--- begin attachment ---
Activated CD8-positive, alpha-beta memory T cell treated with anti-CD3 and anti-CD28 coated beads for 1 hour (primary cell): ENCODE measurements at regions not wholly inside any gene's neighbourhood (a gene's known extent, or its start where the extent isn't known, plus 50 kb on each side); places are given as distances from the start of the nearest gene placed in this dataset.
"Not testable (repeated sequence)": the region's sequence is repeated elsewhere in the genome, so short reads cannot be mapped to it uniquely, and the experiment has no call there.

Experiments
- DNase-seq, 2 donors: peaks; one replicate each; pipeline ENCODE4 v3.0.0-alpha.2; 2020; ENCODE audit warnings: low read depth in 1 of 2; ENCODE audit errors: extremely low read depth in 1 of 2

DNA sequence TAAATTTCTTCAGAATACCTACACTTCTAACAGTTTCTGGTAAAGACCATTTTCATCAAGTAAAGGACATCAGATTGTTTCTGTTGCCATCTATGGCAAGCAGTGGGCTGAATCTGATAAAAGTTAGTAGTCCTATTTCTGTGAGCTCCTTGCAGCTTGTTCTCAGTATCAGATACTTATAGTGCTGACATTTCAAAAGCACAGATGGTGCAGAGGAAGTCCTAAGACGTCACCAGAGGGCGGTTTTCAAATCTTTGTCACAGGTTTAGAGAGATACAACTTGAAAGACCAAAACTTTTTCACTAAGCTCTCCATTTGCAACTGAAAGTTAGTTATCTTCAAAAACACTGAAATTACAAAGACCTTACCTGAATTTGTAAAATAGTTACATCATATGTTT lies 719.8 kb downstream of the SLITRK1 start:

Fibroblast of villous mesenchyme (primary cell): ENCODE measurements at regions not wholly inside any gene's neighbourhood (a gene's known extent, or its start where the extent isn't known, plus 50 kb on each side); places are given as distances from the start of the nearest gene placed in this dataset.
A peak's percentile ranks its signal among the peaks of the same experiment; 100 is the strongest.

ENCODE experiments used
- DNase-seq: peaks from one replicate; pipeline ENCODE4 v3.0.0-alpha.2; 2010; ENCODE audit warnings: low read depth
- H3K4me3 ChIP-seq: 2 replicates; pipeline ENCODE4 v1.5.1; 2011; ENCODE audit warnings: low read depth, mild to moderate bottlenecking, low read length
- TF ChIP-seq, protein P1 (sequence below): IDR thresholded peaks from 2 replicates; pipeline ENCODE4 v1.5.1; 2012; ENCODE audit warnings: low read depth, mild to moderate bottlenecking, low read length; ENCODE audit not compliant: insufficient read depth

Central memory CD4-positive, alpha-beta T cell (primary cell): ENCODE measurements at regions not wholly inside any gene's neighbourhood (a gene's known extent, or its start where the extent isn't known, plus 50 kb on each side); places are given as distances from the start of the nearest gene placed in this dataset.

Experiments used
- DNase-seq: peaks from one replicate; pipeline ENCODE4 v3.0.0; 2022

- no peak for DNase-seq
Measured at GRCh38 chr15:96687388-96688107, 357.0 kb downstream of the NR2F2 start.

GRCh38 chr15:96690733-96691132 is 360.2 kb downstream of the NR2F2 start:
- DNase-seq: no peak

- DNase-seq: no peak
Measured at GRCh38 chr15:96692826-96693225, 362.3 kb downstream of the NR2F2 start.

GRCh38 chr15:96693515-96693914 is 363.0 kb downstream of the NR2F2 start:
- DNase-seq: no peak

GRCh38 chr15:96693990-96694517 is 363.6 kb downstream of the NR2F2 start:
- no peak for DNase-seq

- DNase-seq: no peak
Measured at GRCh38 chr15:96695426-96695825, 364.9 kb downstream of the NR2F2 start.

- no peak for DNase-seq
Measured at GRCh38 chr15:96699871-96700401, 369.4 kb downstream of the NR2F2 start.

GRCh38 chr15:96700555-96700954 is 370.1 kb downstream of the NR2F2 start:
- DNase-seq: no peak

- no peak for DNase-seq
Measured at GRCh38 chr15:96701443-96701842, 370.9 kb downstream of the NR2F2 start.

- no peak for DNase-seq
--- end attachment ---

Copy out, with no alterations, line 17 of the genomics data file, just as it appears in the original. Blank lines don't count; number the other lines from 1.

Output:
GRCh38 chr15:96690733-96691132 is 360.2 kb downstream of the NR2F2 start: